Trump vows to save America from crisis as he accepts presidential nomination
Donald Trump accepted the Republican nomination for president, d eclaring America in crisis and promising its people they will be safer and richer if he is elected in November.
The billionaire businessman pledged to curb immigration, build a wall along the border with Mexico and save the nation from Hillary Clinton's record of "death, destruction, terrorism and weakness".
The 70-year-old spoke for more than an hour, with his address on the closing night of the party convention marking his highest-profile opportunity yet to heal Republican divisions and show voters he is prepared for the presidency.
Ever the showman, he fed off the energy of the crowd, stepping back to soak in applause and joining the delegates as they chanted: "U-S-A."
Mr Trump declared the nation's problems too big to be fixed within the confines of traditional politics.
"I have joined the political arena so that the powerful can no longer beat up on people that cannot defend themselves," he told delegates in Cleveland, Ohio.
He said: "O ur convention occurs at a moment of crisis for our nation. The attacks on our police, and the terrorism in our cities, threaten our very way of life. Any politician who does not grasp this danger is not fit to lead our country."
Underscoring his unorthodox candidacy, Mr Trump set out the hardline immigration policies that fired up conservatives in the Republican contest, but broke with many in his party by promising protections for gays and lesbians.
As the crowd, fiercely opposed to Mrs Clinton, broke out in its usual chant of "lock her up," he declared: "Let's defeat her in November."
Yet he also accused her of "terrible, terrible crimes" and said her greatest achievement may have been avoiding prison for her use of a private email and personal server as secretary of state.
The speech was strikingly dark for a celebratory event and almost entirely lacking in specific policy details. Mr Trump shouted throughout as he read off a teleprompter, showing few flashes of humour or even a smile.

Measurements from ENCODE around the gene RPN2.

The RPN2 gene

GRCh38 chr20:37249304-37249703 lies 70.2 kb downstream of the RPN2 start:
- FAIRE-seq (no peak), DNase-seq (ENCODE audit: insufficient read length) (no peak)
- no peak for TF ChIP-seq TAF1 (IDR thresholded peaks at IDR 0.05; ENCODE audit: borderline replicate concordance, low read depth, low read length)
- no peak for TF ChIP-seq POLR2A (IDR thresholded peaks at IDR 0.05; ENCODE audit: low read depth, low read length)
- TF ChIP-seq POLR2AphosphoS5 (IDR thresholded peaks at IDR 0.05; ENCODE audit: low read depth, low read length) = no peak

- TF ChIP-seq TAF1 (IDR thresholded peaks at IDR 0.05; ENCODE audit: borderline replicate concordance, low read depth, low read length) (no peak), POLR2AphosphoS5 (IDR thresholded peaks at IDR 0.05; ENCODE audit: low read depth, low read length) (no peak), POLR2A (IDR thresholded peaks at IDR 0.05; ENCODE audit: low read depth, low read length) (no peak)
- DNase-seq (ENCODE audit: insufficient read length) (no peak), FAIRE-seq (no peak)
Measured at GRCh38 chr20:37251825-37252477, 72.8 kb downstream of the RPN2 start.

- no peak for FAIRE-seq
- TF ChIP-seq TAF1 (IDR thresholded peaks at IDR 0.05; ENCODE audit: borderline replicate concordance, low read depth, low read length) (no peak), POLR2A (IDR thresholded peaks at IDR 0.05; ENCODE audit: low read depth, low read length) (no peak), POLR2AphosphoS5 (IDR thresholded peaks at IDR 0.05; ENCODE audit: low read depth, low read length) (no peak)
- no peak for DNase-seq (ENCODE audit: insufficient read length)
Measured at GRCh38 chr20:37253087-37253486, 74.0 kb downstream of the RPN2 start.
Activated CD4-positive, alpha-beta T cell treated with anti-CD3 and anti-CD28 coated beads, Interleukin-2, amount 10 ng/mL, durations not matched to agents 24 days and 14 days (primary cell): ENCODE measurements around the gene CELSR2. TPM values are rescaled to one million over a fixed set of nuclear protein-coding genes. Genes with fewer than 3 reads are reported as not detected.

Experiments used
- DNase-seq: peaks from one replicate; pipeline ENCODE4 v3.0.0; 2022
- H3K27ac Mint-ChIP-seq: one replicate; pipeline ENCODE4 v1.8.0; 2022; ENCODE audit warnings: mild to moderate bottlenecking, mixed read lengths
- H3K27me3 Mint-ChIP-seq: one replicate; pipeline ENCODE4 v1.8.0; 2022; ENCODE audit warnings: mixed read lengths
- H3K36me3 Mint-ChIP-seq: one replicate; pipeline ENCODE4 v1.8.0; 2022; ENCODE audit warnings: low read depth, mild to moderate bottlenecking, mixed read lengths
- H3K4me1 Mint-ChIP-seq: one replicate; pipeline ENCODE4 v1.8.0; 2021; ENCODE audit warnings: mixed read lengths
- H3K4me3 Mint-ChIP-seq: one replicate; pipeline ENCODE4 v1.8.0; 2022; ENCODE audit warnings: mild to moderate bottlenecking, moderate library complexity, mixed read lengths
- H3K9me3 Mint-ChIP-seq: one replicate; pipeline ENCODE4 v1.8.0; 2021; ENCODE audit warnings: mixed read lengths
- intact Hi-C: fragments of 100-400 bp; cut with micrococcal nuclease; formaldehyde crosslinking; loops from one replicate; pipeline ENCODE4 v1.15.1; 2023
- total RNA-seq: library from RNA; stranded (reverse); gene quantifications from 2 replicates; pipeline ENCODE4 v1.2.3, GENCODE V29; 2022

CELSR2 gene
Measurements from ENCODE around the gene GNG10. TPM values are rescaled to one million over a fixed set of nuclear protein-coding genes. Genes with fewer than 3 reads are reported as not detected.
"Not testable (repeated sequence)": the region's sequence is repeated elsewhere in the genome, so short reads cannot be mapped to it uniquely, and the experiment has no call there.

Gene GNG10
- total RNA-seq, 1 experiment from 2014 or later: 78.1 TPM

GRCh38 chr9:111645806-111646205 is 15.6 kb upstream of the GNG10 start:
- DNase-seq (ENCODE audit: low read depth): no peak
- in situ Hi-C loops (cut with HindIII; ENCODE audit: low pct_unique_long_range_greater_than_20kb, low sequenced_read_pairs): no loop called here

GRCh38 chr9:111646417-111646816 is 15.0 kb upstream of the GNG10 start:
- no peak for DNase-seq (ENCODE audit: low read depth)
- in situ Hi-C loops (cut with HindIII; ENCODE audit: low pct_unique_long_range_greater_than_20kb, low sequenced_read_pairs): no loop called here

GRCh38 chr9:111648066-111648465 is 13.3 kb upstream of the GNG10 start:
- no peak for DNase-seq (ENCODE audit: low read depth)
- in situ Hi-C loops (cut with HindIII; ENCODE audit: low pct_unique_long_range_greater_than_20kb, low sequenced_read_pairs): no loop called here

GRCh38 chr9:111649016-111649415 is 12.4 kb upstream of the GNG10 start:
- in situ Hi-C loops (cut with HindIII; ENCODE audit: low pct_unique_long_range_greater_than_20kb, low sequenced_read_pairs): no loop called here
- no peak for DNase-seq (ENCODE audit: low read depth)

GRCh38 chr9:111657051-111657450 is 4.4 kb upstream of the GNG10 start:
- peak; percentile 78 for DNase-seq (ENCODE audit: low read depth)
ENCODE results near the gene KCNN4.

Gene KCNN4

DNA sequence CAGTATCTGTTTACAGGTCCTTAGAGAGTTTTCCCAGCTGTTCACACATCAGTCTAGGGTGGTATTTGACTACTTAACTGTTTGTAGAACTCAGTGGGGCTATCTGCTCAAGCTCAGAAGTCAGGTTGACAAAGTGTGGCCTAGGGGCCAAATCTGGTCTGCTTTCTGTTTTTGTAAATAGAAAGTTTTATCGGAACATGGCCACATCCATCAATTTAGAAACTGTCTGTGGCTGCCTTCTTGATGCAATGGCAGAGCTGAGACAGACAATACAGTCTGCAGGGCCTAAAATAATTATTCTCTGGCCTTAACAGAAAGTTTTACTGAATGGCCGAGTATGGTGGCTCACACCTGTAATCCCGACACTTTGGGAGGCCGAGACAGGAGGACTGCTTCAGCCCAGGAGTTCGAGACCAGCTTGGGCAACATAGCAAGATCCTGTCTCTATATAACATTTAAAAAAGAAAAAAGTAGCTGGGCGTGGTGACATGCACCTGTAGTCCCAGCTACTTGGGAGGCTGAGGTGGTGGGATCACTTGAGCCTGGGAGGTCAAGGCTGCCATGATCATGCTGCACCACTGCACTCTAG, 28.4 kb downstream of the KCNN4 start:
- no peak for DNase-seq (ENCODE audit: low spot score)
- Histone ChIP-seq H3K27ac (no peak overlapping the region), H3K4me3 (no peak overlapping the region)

He accused Mrs Clinton, his far-more-experienced Democratic rival, of utterly lacking the good judgment to serve in the White House and as the military's commander in chief.
"This is the legacy of Hillary Clinton: death, destruction, terrorism and weakness," he said.
"But Hillary Clinton's legacy does not have to be America's legacy."
In a direct appeal to Americans shaken by a summer of violence at home and around the world, Mr Trump promised that if he takes office in January, "safety will be restored".
As he moves into the general election campaign, he is sticking to his most controversial proposals, including building a wall along the entire US-Mexico border and suspending immigration from nations "compromised by terrorism".
He took the stage in Cleveland facing a daunting array of challenges, many of his own making.
Though he beat 16 primary rivals, he is viewed with unprecedented negativity by the broader electorate, and is struggling in particular with younger voters and minorities, groups Republican leaders know they need for the party to grow.
The first three days of the convention bordered on chaos, starting with a plagiarism charge involving his wife Melania Trump's speech.
And his former White House rival, Texas Senator Ted Cruz, was booed when he dramatically refused to endorse him from the convention stage.
Then, Mr Trump sparked more questions about his Oval Office readiness by suggesting in an interview that the US might not defend America's Nato partners with him as president.
The remarks deviate from decades of American policy and seem to reject the 67-year-old alliance's bedrock principle of collective defence.
Mr Trump reinforced his position in his speech, from the convention stage, saying the US has been "picking up the cost" of Nato's defences for too long.
He had promised to describe "major, major" tax cuts. But his economic proposals were vague, with unspecified plans to create millions of jobs.
He promised a "simplified" tax system for the middle class and businesses, fewer regulations and renegotiation of trade deals that he says have put working class Americans at a disadvantage.
Senior Clinton aide John Podesta attacked Mr Trump for offering little more than "prejudice and paranoia" and promised she would set out a more positive vision for America when she accepts the party's nomination at its convention next week in Philadelphia.